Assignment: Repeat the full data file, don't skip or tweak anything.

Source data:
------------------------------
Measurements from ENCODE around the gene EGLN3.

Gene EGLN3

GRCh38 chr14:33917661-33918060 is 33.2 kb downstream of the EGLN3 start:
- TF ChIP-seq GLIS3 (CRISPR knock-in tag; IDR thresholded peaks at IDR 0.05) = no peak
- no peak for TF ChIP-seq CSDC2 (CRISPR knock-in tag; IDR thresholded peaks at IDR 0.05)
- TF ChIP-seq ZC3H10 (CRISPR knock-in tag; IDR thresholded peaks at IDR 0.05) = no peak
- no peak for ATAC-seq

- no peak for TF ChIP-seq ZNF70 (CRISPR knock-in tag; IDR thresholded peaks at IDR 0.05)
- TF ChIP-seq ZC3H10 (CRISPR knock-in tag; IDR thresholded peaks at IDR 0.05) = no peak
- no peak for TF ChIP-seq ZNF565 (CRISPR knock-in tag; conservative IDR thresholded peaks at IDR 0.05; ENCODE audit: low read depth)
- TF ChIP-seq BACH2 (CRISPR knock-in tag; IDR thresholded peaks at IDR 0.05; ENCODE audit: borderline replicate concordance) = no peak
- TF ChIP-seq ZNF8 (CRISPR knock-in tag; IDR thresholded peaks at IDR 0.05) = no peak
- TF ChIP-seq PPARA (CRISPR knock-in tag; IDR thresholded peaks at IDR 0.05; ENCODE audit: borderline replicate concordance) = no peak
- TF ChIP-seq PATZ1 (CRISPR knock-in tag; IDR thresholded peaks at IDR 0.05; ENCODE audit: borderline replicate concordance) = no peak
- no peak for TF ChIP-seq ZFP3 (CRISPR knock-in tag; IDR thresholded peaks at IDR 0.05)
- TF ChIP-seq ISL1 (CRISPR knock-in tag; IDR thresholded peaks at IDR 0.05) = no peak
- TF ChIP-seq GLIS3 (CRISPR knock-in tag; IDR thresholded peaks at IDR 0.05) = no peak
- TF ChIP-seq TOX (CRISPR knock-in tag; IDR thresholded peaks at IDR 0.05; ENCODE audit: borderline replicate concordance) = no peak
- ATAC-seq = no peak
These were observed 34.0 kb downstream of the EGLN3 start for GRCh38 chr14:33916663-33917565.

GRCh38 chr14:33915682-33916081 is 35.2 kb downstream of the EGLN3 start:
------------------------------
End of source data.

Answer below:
Measurements from ENCODE around the gene EGLN3.

Gene EGLN3

GRCh38 chr14:33917661-33918060 is 33.2 kb downstream of the EGLN3 start:
- TF ChIP-seq GLIS3 (CRISPR knock-in tag; IDR thresholded peaks at IDR 0.05) = no peak
- no peak for TF ChIP-seq CSDC2 (CRISPR knock-in tag; IDR thresholded peaks at IDR 0.05)
- TF ChIP-seq ZC3H10 (CRISPR knock-in tag; IDR thresholded peaks at IDR 0.05) = no peak
- no peak for ATAC-seq

- no peak for TF ChIP-seq ZNF70 (CRISPR knock-in tag; IDR thresholded peaks at IDR 0.05)
- TF ChIP-seq ZC3H10 (CRISPR knock-in tag; IDR thresholded peaks at IDR 0.05) = no peak
- no peak for TF ChIP-seq ZNF565 (CRISPR knock-in tag; conservative IDR thresholded peaks at IDR 0.05; ENCODE audit: low read depth)
- TF ChIP-seq BACH2 (CRISPR knock-in tag; IDR thresholded peaks at IDR 0.05; ENCODE audit: borderline replicate concordance) = no peak
- TF ChIP-seq ZNF8 (CRISPR knock-in tag; IDR thresholded peaks at IDR 0.05) = no peak
- TF ChIP-seq PPARA (CRISPR knock-in tag; IDR thresholded peaks at IDR 0.05; ENCODE audit: borderline replicate concordance) = no peak
- TF ChIP-seq PATZ1 (CRISPR knock-in tag; IDR thresholded peaks at IDR 0.05; ENCODE audit: borderline replicate concordance) = no peak
- no peak for TF ChIP-seq ZFP3 (CRISPR knock-in tag; IDR thresholded peaks at IDR 0.05)
- TF ChIP-seq ISL1 (CRISPR knock-in tag; IDR thresholded peaks at IDR 0.05) = no peak
- TF ChIP-seq GLIS3 (CRISPR knock-in tag; IDR thresholded peaks at IDR 0.05) = no peak
- TF ChIP-seq TOX (CRISPR knock-in tag; IDR thresholded peaks at IDR 0.05; ENCODE audit: borderline replicate concordance) = no peak
- ATAC-seq = no peak
These were observed 34.0 kb downstream of the EGLN3 start for GRCh38 chr14:33916663-33917565.

GRCh38 chr14:33915682-33916081 is 35.2 kb downstream of the EGLN3 start: